Focusing sound waves

  • Thread starter ayushmorx
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Is there any way to focus a sound wave BEHIND an acoustic lens i.e. the source and receiver are on different sides of the lens? Will it result in a significant loss of sound energy?
 

LURCH

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How about a megaphone? Probably not what you're looking for, but I think it at least proves the principle.
 
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Some ultrasound focused transducers work like what you describe.
They have a lens to focus the ultrasound produced by a source attached to the back of the lens.
 

sophiecentaur

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How about a megaphone? Probably not what you're looking for, but I think it at least proves the principle.
A megaphone (horn) is more of an impedance matching device than an acoustic lens. Its diameter is too small to produce a particularly narrow beam.
 

sophiecentaur

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An optical converging lens works by introducing long delays in the light path through the centre and short delays for the path through the edges. The result is that parallel 'rays' that arrive at all parts of the lens arrive 'in step' at a point (called the focus) near the lens. This is Fermat's Principle. (Look it up). Light travels slower in glass than in air so a converging lens has a thick middle and thin outer (convex)

With an acoustic lens, you have a choice of structure. Sound travels faster in solids than in air so you can use a very low density solid concave lens (less delay at the rim than at the centre will cause the sound to converge). Alternatively, you can use a honeycomb structure (like a handful of drinking straws) where the centre holes are long and the edge holes are short. Sound travels through the holes slower than in air so this involves a convex structure to get a converging effect.
Look at the Google Images for Acoustic Lens and you will see both types of structure in many different forms.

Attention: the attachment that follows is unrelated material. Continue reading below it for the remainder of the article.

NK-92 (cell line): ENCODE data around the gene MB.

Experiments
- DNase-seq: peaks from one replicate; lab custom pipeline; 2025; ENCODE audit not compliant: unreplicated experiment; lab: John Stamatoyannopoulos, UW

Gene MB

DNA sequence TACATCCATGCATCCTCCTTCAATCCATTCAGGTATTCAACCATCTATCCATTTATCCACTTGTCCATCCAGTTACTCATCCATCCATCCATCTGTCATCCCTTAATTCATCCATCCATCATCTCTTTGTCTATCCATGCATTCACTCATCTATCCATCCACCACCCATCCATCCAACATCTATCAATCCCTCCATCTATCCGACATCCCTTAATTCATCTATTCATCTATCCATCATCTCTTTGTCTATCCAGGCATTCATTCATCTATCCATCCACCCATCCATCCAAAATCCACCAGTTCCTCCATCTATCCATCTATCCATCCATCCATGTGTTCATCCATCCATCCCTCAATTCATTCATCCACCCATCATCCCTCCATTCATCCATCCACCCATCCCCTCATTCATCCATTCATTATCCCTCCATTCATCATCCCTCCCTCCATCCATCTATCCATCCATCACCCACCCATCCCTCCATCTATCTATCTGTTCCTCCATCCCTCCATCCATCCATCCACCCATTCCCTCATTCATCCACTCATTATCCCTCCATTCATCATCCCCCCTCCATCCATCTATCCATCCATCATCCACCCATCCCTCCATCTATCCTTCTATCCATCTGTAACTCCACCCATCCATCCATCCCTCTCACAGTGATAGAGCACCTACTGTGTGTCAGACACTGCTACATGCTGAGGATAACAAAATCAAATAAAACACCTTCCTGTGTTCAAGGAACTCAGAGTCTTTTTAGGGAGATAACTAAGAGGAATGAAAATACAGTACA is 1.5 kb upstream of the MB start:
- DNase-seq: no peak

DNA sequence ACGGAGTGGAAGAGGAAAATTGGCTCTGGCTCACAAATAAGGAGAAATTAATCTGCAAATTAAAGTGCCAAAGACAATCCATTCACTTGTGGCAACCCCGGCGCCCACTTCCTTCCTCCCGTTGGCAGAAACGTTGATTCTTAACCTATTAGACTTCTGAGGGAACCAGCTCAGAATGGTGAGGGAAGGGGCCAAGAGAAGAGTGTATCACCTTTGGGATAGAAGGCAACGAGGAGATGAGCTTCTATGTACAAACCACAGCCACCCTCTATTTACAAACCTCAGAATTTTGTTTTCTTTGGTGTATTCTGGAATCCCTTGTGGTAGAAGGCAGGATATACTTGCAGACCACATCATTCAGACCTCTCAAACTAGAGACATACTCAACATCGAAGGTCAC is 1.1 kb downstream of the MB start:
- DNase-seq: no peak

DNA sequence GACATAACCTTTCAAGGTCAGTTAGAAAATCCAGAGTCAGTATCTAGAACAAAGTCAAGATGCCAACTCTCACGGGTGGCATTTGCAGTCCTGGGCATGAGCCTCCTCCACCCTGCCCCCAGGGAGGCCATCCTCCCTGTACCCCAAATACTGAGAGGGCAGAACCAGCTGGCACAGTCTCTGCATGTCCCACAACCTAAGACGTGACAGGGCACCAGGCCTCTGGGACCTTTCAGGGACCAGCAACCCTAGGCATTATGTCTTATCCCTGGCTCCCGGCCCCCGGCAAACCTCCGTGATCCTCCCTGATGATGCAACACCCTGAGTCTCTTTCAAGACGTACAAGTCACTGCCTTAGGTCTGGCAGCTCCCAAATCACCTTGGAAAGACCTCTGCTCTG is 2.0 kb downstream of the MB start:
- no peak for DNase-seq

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So basically if I make something which looks like an optical concave lens, but I make it out of a metal, I will solve my problem? Since sound travels faster in solids than in the fluid medium, it will focus the sound waves?(Assuming Fermat's principle holds for sound waves for relatively short distances)

Also, Will the waves being focused arrive in phase(assuming they were in phase from a single source before hitting the lens?)
 

sophiecentaur

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So basically if I make something which looks like an optical concave lens, but I make it out of a metal, I will solve my problem? Since sound travels faster in solids than in the fluid medium, it will focus the sound waves?(Assuming Fermat's principle holds for sound waves for relatively short distances)

Also, Will the waves being focused arrive in phase(assuming they were in phase from a single source before hitting the lens?)
Not a metal - a very light weight foam, which has been designed for the purpose. If you use metal, most of the sound energy will be reflected and not transmitted through; you need a material with a not too dissimilar impedance to that of the air.
Alternatively, a concave structure with tubes of varying lengths. You would need to find the speed of sound in a tube of that diameter and then work out the time differences to give waves in step from each tube to arrive at your chosen focus. A bit labour intensive and you would need to find out the details from other successful designs or else do a lot of measurements. If you have a good dual beam scope, you could probably find the speeds for various tubes by looking at phase shift. A bit lumpy but easier to achieve than having to find / select suitable foam material. (Low loss will be the problem, I think)
 

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